these dances in the studio, I could have sworn he was beating the riqq
in 4/4 time, even if it doesn't sound like it on the finished track.
And I could go on, but I've bored you enough.
dances, together with the Sword-Dance,
are thought to be the oldest extant in Gipuzkoa
and are linked to a number of celebrations and festivities.
To be precise, the two zortzikos on this track
belong to a dance-cycle called the Brokel-Dantza,
or Shield-Dance, which is performed in sequence
by nine or thirteen dancers.
Two rows are formed, each headed by a
captain or director. Some of the dances are
performed with empty hands and some with various implements which are
beaten against each other.
The captain carries a baton denoting his authority.
Brokel-Dantza comprises the following dances:
Agurra (salute or bow),
Makila txikiena (dance of the small staves),
Brokel makilarena (dance of shields and large staves),
Makila handiena (dance of the large staves),
Uztai txikiena (dance of the small hoops),
Uztai handiena (dance of the large hoops),
Zinta dantza (ribbon-dance).
The costumes are the same as for the Sword-Dance.
Makila txikiena or Dance of
the Little Staves
This belongs to the class of dances with implements.
In general, they all share a similar structure,
an individual performance by the captain,
a zortziko danced by the entire group
and the clashing of the implements together.
The captain holds a baton and the dancers
carry small or large staves or shields made
of wood or tin. As they dance, they clash
their implements and move into new positions,
before returning to their original places
at the end of the dance.
Uztai txikiena or Dance of
the Little Hoops
These are also performed with implements
and are very similar in structure to the dances above.
The captain performs a solo dance,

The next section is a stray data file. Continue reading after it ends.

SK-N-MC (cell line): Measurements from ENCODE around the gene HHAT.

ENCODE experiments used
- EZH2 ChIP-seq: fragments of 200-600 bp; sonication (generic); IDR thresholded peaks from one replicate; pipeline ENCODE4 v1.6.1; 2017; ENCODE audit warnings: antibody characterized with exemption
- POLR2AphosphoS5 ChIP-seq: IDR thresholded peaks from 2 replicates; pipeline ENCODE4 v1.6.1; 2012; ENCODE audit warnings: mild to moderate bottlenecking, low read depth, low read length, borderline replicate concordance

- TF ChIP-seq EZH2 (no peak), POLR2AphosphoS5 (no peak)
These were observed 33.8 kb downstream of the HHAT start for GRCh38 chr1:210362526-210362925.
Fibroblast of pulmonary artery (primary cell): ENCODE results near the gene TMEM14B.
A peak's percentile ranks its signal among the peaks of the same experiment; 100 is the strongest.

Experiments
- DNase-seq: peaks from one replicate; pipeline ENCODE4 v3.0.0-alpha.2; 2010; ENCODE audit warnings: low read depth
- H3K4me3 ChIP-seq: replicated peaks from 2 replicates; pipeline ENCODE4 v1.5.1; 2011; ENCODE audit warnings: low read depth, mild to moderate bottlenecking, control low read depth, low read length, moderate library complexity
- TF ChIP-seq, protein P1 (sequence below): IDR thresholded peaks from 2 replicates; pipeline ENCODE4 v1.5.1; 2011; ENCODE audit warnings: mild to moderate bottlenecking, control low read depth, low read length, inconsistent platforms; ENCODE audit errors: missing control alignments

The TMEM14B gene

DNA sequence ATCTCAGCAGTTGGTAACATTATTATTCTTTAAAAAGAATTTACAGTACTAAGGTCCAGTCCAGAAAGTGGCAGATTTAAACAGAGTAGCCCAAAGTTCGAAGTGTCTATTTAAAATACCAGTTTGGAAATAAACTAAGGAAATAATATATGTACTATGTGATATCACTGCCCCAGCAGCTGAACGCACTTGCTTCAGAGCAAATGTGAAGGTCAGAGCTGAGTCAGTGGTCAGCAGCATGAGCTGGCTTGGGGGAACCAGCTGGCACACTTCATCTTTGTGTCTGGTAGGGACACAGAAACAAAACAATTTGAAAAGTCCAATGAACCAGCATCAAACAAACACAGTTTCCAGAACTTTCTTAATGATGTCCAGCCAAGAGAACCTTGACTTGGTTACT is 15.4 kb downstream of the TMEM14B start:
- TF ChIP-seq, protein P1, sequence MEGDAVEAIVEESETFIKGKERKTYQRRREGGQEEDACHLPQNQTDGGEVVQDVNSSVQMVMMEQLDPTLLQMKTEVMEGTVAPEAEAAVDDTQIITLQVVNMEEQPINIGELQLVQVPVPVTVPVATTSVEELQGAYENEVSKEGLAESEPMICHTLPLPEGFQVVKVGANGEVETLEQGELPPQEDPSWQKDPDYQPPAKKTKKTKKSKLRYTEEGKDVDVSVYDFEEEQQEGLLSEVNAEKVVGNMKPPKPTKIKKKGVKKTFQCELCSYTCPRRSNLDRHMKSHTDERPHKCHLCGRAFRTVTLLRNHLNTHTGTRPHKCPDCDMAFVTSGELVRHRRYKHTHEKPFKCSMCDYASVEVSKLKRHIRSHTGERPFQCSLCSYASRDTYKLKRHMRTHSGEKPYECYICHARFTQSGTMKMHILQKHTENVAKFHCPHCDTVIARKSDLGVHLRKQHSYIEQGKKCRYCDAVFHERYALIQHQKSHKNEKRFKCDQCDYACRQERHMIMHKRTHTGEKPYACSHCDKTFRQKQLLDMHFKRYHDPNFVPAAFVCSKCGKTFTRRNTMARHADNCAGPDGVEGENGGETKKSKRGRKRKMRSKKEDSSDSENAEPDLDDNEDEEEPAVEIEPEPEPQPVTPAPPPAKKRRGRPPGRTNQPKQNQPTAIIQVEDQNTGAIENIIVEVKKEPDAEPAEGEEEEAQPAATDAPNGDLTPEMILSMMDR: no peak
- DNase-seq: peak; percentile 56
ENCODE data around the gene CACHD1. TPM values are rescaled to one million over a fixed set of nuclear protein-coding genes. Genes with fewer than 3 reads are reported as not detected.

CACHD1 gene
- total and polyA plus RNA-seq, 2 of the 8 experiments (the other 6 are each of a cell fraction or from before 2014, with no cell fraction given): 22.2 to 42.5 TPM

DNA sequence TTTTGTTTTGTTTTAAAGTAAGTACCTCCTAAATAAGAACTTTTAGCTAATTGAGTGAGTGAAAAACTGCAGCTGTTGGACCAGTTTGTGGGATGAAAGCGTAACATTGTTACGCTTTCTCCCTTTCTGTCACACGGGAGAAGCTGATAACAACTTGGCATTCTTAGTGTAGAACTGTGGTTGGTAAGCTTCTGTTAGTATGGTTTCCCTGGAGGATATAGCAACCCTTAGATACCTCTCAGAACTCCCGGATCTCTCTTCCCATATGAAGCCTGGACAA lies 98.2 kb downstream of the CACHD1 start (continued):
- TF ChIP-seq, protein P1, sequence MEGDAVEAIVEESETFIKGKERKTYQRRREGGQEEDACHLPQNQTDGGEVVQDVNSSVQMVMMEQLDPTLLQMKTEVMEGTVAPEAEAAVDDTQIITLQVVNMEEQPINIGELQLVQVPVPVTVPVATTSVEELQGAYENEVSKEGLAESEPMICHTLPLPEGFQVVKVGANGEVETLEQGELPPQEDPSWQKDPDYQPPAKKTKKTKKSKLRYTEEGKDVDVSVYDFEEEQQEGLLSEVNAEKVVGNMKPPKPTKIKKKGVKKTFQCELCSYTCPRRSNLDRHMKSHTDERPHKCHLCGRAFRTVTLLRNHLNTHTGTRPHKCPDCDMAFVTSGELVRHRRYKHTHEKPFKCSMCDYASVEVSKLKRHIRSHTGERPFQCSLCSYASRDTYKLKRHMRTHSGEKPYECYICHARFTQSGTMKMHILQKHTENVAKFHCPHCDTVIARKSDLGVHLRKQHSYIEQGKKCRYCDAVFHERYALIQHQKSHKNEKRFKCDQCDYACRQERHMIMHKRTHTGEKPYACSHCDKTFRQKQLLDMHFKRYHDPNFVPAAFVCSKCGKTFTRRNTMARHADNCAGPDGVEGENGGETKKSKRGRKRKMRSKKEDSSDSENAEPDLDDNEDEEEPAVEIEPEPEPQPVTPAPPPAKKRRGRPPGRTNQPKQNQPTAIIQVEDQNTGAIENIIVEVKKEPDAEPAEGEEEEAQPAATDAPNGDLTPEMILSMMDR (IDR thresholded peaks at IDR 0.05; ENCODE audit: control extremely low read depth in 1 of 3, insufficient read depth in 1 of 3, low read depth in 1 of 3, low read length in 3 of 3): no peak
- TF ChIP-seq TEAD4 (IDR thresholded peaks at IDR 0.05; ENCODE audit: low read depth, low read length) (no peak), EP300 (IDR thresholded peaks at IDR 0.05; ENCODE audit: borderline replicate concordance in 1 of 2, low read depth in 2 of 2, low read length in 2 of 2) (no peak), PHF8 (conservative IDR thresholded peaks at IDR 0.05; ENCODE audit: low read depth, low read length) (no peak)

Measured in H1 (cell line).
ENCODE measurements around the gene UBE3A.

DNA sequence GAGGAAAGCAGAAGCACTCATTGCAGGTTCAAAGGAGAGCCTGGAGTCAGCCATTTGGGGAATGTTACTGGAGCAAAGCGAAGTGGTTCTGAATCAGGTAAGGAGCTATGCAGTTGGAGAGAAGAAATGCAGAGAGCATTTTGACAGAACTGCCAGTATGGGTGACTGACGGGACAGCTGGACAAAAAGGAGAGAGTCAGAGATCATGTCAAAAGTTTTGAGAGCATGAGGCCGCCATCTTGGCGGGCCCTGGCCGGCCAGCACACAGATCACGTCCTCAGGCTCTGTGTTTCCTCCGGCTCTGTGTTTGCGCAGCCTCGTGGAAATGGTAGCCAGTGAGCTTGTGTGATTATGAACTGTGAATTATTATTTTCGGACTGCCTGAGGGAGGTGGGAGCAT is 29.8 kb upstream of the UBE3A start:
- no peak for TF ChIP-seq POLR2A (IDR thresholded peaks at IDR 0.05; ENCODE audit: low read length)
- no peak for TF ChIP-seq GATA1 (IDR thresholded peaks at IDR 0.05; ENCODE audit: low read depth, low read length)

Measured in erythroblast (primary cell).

which is followed by a zortziko by the group.
The dance ends with the dantzaris clashing
their implements together
in choreographed figures.
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can’t vouch for what Alan says, though I had an idea it would
be something like this.
to tell the truth I do take great pleasure in playing zortzikos
and I even get a tingling feeling (it seems I must have confessed it
sometime) that isn’t far from what people call pride.
We recorded these two zortzikos for Lau anaiak (2004), but they didn’t
make the final tracklist and so we agreed to try them again in the future.
a well-known soccer trainer once said, the first time we were 'like
headless chickens scampering around the field'. Of course, what happened
was that I found myself in a studio with four fine musicians, but...
they were all foreigners (Peter Maund – California, Zohar Fresco
– Israel, and Fiachra Mac Gabhann and Alan from Ireland). And?
We couldn’t make it to a climax. A clash of accents, accentuations
and polyrhythms, and an excess of speed all combined to bring the track
This time, though the we had nearly the same posse of foreigners (including
a piper), I was also backed up by two strapping Basques in Juan Arriola
and Juanjo Otxandorena, which let me sail the ship home at a reasonable
rate of knots.
And if all this weren’t enough, the gringos saw me recording the
sound effects on the track with wooden sticks and hoops, which completely
put them off and confused them further about how to attack the blessed